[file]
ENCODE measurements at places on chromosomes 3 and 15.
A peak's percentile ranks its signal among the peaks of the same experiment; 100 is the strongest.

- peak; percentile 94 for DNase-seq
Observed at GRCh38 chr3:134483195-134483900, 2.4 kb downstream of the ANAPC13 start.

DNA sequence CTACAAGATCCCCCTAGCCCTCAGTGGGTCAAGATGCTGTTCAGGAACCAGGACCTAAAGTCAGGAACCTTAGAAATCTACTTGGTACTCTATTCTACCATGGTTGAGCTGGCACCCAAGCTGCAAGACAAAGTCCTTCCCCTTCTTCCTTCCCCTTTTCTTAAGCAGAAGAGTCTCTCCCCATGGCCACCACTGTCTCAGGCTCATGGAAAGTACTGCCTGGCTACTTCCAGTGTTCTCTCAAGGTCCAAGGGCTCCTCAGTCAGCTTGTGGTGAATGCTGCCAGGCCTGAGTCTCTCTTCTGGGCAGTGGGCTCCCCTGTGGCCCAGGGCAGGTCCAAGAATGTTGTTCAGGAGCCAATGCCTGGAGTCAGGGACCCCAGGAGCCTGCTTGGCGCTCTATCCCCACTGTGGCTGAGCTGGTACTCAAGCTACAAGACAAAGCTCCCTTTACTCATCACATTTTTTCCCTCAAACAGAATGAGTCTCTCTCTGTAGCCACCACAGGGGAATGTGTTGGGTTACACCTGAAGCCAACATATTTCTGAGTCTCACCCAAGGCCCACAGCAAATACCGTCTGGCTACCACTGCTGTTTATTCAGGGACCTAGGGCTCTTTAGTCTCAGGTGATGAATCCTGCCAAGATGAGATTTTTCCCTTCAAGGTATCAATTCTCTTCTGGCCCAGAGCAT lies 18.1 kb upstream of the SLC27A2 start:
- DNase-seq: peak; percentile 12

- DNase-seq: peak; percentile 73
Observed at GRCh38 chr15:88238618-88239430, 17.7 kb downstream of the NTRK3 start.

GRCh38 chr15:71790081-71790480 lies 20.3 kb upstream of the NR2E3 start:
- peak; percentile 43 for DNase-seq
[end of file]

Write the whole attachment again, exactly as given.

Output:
ENCODE measurements at places on chromosomes 3 and 15.
A peak's percentile ranks its signal among the peaks of the same experiment; 100 is the strongest.

- peak; percentile 94 for DNase-seq
Observed at GRCh38 chr3:134483195-134483900, 2.4 kb downstream of the ANAPC13 start.

DNA sequence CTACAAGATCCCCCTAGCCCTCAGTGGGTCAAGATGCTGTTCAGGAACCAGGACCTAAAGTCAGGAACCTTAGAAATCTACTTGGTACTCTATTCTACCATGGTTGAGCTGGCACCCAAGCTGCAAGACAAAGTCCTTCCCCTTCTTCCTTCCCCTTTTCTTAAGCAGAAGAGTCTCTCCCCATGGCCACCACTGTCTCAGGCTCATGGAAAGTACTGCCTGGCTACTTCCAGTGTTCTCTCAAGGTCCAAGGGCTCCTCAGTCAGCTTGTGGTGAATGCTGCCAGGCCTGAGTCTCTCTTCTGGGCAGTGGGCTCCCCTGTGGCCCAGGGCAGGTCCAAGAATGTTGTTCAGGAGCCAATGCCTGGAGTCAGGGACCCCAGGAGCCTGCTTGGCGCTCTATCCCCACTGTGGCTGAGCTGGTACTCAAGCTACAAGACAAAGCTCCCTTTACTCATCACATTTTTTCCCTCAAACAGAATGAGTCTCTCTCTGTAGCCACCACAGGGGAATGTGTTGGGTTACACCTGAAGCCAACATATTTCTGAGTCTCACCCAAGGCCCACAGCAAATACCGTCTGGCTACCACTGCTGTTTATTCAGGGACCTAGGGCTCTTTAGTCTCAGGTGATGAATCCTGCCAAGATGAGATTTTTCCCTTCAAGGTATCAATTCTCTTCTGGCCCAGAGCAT lies 18.1 kb upstream of the SLC27A2 start:
- DNase-seq: peak; percentile 12

- DNase-seq: peak; percentile 73
Observed at GRCh38 chr15:88238618-88239430, 17.7 kb downstream of the NTRK3 start.

GRCh38 chr15:71790081-71790480 lies 20.3 kb upstream of the NR2E3 start:
- peak; percentile 43 for DNase-seq